A British citizen could bleed to death on the steps of the embassy here in Warsaw and all they'd do is call out contract cleaners (and send you the bill).

I remember a few years ago, when a young female English teacher disappeared without trace on her way home from work, up near Gdańsk. And indeed there was 'nothing they could do'. When a young Dutch man went missing a couple of years later in the same area the Dutch Embassy sent staff there, contacted the chief of police for the region, and even hired a detective who eventually tracked him down in a hospital nearby.

The Irish Embassy ring round people, even sometimes their employers (I was amazed when they called me to check if one of my staff still worked there) to check if their citizens are still in PL and still working. The NZ Embassy appoints someone to help expats settle in. The French Embassy goes to great lengths to put French people doing business here in touch with each other. Even the Serbian Embassy (or Croatian, I forget) runs a private club for their citizens here.

The British 'Embassy' here is a disgrace.

As for the original topic, the Polish Consulate in London can advise on what documents are needed. Unfortunately it means a personal visit there, but they are usually helpful.
OP stevepl 2 | 49  
14 Dec 2009 /  #5
I wouldn't be surprised if she was just being awkward for the sake of awkward - or even more specifically, she'd never seen it before.

Funily enough, I didn't get that impression (and I often do). I think the problem stems from the fact that she can only enter information as stated on the certificate, I think it's part of their remit, the same as the UK registrar can't add any information that's not on the original. He wrote an explanation without any problem so he wasn't being awkward as the letter was more work for him (I have a very short surname).

The lady at the USC also said they sometimes have problems when they have to enter older Polish birth details on to the new system but for this there are at least established procedures.

Another interesting detail is that on the polish certificate there are also entries for the mother and fathers place of birth and dates of birth which are not on the UK certificates. She suggested I produce their UK marriage certificate but those details aren't on that either (shoddy brits). You would have to produce the marriage certificate and their birth certificates ( copies not older than three months and with sworn translations). I think she must be on a kick-back from the UK registry office.

This information doesn't have to be on the certificate, it's just that I'll probably appear to be what my wife already thinks (a complete bękart).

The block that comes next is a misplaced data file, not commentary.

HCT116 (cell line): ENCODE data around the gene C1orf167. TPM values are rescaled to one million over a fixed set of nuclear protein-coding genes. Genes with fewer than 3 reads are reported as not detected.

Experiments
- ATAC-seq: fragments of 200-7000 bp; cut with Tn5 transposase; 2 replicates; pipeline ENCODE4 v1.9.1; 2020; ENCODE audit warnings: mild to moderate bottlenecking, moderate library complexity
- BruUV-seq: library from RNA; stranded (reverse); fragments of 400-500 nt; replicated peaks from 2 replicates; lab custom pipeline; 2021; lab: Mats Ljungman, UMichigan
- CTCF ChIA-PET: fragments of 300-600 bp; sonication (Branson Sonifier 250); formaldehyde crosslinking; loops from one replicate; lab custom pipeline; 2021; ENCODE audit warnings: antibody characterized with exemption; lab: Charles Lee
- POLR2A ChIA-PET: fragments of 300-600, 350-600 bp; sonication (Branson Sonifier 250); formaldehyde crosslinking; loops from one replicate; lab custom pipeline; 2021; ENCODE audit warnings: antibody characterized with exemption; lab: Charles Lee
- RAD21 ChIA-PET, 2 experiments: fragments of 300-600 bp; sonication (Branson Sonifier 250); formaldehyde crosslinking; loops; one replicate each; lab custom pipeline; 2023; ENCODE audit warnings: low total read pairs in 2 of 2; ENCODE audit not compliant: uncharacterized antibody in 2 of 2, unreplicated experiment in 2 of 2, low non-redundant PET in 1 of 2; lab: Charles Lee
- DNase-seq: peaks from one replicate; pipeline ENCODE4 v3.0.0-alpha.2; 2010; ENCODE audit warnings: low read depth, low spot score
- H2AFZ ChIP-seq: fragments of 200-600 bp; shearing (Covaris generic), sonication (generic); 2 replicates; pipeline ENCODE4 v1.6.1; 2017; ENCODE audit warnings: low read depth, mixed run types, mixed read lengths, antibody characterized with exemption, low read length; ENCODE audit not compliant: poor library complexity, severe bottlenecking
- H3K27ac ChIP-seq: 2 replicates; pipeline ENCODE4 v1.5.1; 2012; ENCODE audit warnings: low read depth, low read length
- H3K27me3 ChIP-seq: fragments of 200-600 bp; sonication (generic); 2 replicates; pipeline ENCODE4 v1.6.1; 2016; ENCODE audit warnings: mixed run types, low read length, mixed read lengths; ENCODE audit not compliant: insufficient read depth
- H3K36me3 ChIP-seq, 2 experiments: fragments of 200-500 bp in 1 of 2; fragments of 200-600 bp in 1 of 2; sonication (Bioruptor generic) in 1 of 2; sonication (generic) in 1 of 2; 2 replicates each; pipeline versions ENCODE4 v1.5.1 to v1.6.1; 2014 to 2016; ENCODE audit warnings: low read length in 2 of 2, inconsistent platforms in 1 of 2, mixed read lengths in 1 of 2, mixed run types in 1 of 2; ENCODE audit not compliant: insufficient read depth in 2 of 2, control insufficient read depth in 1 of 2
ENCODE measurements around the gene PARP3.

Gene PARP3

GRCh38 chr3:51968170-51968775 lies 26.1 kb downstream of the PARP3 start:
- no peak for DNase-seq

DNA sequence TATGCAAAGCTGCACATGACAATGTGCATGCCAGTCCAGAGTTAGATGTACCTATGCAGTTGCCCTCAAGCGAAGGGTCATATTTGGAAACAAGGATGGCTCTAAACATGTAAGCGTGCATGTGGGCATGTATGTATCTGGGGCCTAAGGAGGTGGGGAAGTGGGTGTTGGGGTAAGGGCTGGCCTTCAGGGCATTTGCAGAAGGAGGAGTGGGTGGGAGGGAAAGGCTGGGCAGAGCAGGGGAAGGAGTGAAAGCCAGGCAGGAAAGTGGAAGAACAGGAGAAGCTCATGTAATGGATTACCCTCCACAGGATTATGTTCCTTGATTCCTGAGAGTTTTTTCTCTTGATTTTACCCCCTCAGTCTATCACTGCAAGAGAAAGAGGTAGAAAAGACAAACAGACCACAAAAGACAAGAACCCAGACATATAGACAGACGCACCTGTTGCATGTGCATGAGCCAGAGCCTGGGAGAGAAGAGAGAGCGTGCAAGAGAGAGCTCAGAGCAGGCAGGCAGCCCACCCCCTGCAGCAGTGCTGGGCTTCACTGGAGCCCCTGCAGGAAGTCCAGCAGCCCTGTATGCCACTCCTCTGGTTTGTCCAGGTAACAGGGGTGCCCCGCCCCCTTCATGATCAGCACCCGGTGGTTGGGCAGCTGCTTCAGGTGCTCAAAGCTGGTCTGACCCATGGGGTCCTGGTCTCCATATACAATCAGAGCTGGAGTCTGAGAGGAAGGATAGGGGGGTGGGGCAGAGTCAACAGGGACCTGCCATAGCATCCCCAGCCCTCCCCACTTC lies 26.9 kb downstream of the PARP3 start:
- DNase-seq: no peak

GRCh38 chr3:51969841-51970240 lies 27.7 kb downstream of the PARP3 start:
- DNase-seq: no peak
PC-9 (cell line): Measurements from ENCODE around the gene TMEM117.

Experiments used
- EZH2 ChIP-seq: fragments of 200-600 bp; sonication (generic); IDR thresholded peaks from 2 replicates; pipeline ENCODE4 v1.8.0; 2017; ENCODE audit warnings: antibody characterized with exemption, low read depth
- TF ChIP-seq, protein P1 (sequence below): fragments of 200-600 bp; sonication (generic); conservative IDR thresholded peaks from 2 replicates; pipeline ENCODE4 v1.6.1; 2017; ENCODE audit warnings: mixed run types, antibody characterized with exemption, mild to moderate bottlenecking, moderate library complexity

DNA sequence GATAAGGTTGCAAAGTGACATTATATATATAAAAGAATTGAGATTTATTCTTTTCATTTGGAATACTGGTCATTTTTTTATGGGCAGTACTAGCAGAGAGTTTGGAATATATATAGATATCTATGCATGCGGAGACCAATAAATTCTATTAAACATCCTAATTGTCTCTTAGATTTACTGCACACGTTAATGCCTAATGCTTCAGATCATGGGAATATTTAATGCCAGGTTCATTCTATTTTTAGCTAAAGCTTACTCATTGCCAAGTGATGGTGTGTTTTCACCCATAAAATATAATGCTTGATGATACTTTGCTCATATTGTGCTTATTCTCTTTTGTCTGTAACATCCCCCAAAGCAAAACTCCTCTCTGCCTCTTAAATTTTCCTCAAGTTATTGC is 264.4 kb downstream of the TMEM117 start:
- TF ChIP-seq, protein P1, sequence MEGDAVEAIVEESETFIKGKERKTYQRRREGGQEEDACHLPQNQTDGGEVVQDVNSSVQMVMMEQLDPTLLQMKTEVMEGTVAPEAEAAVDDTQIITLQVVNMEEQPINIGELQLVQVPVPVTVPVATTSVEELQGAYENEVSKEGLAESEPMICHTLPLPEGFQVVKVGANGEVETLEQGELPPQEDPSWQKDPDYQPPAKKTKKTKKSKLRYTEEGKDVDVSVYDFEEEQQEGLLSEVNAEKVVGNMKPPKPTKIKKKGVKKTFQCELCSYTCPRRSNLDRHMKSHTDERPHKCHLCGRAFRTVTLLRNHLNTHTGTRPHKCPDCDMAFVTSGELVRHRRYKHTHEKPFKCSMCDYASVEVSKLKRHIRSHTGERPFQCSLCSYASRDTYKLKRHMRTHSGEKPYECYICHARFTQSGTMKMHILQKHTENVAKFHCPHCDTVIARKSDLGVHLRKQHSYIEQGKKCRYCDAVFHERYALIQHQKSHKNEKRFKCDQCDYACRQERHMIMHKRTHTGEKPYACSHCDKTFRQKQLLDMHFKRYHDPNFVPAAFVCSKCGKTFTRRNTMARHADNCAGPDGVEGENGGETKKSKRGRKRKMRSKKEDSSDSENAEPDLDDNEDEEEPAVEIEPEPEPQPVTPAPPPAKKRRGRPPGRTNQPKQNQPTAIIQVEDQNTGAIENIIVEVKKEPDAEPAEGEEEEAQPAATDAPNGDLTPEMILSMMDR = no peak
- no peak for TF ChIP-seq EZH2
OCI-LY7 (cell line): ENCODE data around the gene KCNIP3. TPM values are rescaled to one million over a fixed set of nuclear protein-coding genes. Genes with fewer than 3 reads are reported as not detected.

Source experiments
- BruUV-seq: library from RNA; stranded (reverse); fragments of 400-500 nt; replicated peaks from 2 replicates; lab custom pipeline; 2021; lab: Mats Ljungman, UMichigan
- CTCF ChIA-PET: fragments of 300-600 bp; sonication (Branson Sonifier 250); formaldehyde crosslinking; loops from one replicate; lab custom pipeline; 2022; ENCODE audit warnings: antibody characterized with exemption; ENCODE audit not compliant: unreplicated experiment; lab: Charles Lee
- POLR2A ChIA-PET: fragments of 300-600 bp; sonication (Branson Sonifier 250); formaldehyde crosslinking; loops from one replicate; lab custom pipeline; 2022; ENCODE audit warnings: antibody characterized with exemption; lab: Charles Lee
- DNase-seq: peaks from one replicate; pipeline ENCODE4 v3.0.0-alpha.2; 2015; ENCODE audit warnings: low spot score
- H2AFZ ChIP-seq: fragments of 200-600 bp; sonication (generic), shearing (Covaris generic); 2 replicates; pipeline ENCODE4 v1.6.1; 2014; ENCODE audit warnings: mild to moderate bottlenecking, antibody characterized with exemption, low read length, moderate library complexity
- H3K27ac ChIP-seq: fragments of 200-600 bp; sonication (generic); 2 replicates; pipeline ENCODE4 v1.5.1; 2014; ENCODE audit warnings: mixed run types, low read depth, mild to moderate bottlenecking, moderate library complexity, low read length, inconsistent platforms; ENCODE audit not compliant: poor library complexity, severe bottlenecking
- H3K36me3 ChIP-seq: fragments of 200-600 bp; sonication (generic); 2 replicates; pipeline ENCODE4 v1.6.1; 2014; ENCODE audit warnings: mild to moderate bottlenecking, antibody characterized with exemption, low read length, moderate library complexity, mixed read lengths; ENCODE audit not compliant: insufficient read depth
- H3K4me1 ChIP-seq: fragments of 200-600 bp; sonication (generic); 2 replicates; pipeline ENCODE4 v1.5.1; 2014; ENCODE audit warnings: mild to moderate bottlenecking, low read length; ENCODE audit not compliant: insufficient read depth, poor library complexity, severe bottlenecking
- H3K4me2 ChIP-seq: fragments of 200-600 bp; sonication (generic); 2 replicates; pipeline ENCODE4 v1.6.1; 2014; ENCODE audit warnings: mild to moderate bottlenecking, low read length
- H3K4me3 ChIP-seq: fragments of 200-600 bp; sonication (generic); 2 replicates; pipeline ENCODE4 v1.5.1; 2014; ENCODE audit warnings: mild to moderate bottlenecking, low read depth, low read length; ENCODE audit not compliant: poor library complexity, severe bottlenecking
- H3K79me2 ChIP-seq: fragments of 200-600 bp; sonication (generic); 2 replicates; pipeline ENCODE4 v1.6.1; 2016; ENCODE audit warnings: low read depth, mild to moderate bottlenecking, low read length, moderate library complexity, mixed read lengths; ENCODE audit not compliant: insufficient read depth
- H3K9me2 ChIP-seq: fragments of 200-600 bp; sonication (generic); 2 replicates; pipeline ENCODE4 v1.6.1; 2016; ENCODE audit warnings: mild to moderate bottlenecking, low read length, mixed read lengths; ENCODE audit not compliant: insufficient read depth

delphiandomine 88 | 18,454  
14 Dec 2009 /  #6
The British 'Embassy' here is a disgrace.

I don't think it's limited to Poland - they seem to be a disgrace worldwide!

Fair enough, the British Council does/did deal with some of the functions that might be dealt with by an Embassy - but given that they seem hell bent on cutting the British Council down to nothing in favour of grand (pork) projects, that isn't too good.

I'd personally like to know just how it costs over 600zl to stick a notice on a noticeboard for 3 weeks.
cjj - | 281  
15 Dec 2009 /  #7
by the time I finished reading this, the voices in my head were saying "computer system" and "what idiot designed the database"

In the old days - with everything hand-written in books - there was at least room for manoeuvre. Now, once some dork of a designer decides "oh, yes, we'll make /this/, /this/ and /this/ to be the key fields", there's often nothing the poor users of the system can do.

A few years ago now I was sitting at my desk at work one day and overheard the senior designer talking to the database designer ... one of them announced happily "and of course PESEL will be the primary key". They were designing an HRMS system - round a database - and this design decision would have meant that every person entered into it would need a PESEL. I fought the urge to say nothing but had to pipe up with "I don't have a PESEL" (despite being at work and paying taxes). That stunned them - they couldn't imagine someone /not/ having a PESEL. Actually, during my treatment at a local hospital around that time they had to make up a PESEL for me ... one that wasn't 'real' but which still got through the field validation on the data entry screens...

In this case someone has probably designed an unholy mismash of data entry validation based on recent birth certificates and some polish-bureaucracy-based understanding of "how things are"